With a strong reputation for repelling biting insects, Citronella essential oil contains volatile oils that irritate mosquitoes in particular. Whilst there is much controversy about the effectiveness of Citronella and its protection from bites, there is certainly research to back it up. In 2011, an analysis of 11 studies on the capabilities of Citronella oil to repel mosquitoes was published in the “Journal of Tropical Medicine & International Health”. Researchers found that when combined with vanillin, the oil did indeed provide protection for up to three hours. Additionally, research was published in “The Israel Medical Association Journal” which showed how Citronella can be effective in helping to prevent head lice too.
If you are using this oil as an insect repellent, it is vital that it is diluted at around a 2% dilution to avoid skin irritation. If Citronella is being used alone to repel insects, research indicates that it needs to be reapplied every 30 minutes to 1 hour to remain bite free. Some researchers recommend mixing Citronella with other bug battling essential oils such as lemon eucalyptus, neem and lemongrass.
Due to its anti-fungal and antiseptic qualities, Citronella can be used to help to heal bites too.
Citronella oil is rich in the compound methyl isoeugenol which imparts powerful antibacterial and antiseptic qualities to this essential oil. In the correct dilution it can be used to disinfect and speed up wound healing and as long as the oil is “food grade”, it can be taken internally to provide relief from infections of the bladder, urinary tract, colon, gastro-intestinal tract and the kidneys. It can also be used in this way to expel parasites and worms from the intestines due to its high content of geraniol – a phytochemical with strong anti-helminthic activity, able to expel internal parasites without causing any damage to the host.
With an invigorating, fresh lemony scent, Citronella is also an excellent addition to natural house cleaning products. It will disinfect kitchen surfaces, bathrooms, floors, and all whilst leaving a lovely chemical free aroma in the room – this makes it a perfect air freshener too, whilst keeping the home free of airborne pathogens.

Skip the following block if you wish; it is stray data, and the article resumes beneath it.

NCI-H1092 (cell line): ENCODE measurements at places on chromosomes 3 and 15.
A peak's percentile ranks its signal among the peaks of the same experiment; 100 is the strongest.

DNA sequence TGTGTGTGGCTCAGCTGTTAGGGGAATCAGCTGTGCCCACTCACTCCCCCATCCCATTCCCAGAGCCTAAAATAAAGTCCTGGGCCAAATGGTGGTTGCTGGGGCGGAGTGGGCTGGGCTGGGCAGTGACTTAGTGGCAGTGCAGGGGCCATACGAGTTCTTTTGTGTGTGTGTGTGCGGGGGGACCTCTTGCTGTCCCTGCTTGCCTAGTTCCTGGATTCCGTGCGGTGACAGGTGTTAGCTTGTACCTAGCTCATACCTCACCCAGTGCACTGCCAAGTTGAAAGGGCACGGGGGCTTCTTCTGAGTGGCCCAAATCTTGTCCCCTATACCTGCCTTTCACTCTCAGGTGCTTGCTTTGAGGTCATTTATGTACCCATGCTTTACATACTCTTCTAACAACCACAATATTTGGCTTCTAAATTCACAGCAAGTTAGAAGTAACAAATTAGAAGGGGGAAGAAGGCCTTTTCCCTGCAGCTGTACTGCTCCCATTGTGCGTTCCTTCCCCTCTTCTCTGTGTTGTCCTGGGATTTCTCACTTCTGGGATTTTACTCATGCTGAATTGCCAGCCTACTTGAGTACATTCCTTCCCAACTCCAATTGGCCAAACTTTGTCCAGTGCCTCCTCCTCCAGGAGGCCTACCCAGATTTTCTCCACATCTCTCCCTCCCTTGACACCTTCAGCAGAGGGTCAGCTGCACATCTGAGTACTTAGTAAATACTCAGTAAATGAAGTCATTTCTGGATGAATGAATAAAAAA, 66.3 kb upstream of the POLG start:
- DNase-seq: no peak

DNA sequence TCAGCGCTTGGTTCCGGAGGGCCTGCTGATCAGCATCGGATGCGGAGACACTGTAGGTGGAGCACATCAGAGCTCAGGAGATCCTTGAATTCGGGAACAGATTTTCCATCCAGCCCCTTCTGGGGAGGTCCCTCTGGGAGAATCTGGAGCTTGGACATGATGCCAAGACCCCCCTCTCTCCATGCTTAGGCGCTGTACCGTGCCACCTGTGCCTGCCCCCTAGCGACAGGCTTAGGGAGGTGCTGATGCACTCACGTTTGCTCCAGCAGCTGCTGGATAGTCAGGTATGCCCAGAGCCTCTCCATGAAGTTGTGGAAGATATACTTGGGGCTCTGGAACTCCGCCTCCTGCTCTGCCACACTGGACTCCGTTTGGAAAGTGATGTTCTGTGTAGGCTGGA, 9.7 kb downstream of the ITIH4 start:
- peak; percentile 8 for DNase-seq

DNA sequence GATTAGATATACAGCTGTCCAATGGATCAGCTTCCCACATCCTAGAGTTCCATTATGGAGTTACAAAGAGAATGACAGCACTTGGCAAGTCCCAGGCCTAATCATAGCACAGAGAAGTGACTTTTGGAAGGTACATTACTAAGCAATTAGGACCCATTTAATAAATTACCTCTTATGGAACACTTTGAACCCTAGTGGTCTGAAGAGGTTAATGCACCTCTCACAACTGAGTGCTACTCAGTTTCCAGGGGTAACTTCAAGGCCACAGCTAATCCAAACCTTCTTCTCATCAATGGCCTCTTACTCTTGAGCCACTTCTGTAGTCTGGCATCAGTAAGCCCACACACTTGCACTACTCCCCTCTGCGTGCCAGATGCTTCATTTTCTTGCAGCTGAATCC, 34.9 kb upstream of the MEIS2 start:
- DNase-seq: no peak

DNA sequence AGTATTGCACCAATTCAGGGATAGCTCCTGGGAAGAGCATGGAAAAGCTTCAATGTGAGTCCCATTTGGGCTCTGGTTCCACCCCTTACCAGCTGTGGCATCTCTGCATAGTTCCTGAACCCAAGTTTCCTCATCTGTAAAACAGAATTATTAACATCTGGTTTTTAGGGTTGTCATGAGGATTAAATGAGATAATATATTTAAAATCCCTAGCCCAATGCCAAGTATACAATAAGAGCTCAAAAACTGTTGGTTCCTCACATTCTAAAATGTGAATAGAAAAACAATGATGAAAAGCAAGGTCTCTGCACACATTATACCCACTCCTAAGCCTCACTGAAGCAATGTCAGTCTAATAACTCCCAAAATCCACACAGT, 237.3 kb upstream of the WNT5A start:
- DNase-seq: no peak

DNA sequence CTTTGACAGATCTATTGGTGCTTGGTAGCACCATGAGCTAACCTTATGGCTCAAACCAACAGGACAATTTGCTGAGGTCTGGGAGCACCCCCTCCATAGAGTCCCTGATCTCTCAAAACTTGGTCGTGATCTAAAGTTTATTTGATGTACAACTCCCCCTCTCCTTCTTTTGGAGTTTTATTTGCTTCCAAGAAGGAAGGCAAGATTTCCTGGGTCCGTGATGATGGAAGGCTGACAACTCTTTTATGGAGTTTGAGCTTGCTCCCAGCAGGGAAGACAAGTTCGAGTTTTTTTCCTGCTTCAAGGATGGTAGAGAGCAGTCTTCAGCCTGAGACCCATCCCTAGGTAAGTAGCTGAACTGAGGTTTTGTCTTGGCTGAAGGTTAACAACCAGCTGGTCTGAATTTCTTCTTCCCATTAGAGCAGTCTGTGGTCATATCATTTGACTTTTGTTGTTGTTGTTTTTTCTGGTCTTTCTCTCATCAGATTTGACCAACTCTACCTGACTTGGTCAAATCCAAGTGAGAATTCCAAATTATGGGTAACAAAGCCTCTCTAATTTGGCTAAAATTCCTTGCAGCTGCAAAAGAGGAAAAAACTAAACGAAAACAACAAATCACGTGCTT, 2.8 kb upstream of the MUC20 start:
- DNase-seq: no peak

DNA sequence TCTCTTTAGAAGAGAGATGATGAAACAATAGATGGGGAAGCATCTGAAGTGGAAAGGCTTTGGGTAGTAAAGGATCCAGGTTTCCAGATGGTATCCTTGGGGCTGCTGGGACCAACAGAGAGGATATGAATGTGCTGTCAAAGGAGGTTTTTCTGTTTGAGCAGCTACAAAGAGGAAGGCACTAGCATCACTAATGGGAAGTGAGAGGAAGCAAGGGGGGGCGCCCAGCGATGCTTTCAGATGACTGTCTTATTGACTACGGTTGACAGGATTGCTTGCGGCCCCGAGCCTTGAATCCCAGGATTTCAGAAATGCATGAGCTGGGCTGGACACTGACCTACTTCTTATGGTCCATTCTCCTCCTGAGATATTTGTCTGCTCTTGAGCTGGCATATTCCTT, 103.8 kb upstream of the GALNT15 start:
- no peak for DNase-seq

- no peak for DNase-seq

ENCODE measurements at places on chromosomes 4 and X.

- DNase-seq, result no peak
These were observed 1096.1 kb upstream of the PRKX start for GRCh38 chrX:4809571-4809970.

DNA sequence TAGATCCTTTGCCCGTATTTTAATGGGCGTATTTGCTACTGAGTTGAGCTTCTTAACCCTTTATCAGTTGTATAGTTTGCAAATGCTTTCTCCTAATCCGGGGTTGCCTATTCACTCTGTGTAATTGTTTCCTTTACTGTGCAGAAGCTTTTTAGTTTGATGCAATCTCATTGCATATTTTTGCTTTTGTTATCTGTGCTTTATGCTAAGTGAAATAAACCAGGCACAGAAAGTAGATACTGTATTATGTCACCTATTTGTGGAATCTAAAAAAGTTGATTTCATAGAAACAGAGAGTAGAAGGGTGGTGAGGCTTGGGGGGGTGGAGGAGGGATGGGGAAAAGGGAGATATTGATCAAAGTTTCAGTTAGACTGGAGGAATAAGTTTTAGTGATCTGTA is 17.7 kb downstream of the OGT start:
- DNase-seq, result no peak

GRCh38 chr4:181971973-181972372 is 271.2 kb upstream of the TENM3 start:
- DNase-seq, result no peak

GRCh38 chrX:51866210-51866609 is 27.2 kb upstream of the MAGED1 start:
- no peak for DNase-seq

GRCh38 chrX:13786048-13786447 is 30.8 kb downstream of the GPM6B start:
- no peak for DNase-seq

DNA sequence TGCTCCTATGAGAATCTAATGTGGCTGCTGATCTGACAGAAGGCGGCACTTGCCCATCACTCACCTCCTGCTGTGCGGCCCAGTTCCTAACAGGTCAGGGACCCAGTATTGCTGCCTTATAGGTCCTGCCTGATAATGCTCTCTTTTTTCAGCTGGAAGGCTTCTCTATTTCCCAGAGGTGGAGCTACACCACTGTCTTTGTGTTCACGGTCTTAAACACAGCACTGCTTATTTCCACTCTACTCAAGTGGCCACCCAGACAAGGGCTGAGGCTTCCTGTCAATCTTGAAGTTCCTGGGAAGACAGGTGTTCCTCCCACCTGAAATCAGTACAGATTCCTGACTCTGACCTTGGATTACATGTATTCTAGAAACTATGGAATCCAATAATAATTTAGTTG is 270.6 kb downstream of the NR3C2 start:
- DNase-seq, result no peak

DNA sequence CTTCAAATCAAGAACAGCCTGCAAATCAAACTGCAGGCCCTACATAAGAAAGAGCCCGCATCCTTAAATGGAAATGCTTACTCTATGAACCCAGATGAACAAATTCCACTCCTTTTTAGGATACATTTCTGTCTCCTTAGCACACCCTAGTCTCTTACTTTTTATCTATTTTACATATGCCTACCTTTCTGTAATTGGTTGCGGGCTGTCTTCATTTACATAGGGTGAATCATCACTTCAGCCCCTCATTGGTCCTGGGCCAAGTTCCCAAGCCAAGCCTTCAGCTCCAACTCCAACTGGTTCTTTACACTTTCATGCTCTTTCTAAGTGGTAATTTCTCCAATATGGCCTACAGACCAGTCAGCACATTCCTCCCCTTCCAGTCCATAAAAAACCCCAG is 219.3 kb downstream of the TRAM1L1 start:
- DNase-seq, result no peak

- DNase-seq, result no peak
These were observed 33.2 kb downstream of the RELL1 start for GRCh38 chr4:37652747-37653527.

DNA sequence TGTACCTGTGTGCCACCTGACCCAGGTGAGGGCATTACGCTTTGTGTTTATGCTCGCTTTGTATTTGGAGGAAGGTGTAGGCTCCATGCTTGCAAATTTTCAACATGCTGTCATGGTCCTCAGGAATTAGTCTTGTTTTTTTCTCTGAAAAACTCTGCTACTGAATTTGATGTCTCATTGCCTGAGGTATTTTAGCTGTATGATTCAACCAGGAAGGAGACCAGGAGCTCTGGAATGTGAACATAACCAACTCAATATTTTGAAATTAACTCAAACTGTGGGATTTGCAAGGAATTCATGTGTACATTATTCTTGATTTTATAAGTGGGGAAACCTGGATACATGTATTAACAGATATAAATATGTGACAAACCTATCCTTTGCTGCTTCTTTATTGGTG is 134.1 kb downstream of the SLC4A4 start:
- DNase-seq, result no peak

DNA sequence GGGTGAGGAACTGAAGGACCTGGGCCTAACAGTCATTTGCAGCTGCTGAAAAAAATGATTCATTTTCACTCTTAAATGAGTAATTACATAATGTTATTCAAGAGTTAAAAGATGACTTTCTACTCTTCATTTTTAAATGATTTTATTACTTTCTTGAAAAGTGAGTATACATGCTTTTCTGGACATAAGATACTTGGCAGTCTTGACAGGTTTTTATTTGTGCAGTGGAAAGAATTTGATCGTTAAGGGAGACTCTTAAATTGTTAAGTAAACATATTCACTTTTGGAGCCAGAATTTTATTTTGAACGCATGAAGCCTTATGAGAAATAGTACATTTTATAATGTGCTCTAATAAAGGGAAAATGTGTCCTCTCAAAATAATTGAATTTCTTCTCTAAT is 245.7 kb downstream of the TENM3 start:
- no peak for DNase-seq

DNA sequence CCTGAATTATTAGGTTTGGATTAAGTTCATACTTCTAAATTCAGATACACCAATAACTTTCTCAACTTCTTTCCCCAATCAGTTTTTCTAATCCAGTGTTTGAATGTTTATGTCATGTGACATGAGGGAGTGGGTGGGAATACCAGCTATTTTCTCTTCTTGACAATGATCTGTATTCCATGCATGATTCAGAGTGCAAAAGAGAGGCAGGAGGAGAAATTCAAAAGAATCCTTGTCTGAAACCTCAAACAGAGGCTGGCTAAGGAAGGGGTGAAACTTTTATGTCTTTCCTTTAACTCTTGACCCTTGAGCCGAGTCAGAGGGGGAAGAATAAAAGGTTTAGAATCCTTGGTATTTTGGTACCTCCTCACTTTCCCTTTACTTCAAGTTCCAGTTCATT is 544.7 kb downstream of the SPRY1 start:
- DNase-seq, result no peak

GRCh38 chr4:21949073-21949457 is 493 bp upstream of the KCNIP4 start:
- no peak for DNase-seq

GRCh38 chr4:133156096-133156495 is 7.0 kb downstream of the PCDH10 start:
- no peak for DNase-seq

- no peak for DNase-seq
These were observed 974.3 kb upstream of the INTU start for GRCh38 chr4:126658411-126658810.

Citronella has a naturally uplifting and happy smell, with research showing that it can be both uplifting and relaxing. It appears to work on both the sympathetic and parasympathetic nervous system, providing natural stress relief.
The essential oil can also be used (well diluted), for dogs – not only to keep fleas and ticks at bay, it can help to reduce separation anxiety and constant barking.
Whilst inflammation is a valid healing response by the body, persistent low level inflammation can lead to a whole host of problems and exacerbate existing ones such as osteoarthritis and rheumatoid arthritis. Citronellal is the chief compound found in Citronella oil, with research studies showing it exhibits a strong anti-inflammatory effect. It also contains potent antioxidant compounds that aid in the removal of free radicals, one of the major causes of persistent inflammation.
It can be extremely soothing when diluted with a carrier oil and massaged into sore tired muscles, swollen joints and into the abdomen for menstrual cramps. Taken internally it can help to inhibit inflammation in the digestive tract, stomach and liver.
This versatile oil can work wonders for the skin. It can help to heal dermatitis and eczema, slow down skin aging and treat fungal infections such as athlete’s foot. As part of a beauty routine, its antibacterial and astringent qualities make Citronella essential oil great for use on oily skin and as a remedy for acne.
The high limonene and methyl isoeugenol content in Citronella oil makes it effective in regulating and decreasing the amount of sebum oil produced by the scalp, combating greasy hair. It also soothes and nourishes a dry or itchy scalp, eliminates dandruff and can prevent head lice.
Folklore and history
Herbal folklore records Citronella's uses as a fever reducer, insect repellent, anti-parasitic and as a soothing agent for pain, inflammation and skin healing.
It has a long history of use as an ingredient in perfumes, soaps and natural deoderizers.
It has also been widely used in Southeast Asian countries as a flavouring for foods and beverages.
Not to be confused with Lemongrass, Citronella is a zesty herb from the same family that is most famous for its insect repelling abilities. It is most commonly used in essential oil form, although the leaves have also been used for their aromatic and medicinal properties.
Citronella has a rich history on in Asia where it has been used for over 2,000 years in religious ceremonies and to make perfume. In many cultures it has been traditionally used to reduce fevers, as an insect repellent, for digestive issues and to expel intestinal parasites.
Citronella Essential Oil
Can be used in the bath, or vaporized in an oil burner. It can be added to a massage oil, cream or water. Use 6-8 drops per bath and 10 -18 drops per 30ml of carrier oil.
Citronella contains; geraniol (18–20%), limonene (9–11%), methyl isoeugenol (7–11%), citronellol (6–8%), and citronellal (5–15%).
Not recommended for pregnant or breastfeeding women.
Citronella Essential Oil must be well diluted with a carrier oil to avoid skin irriatation.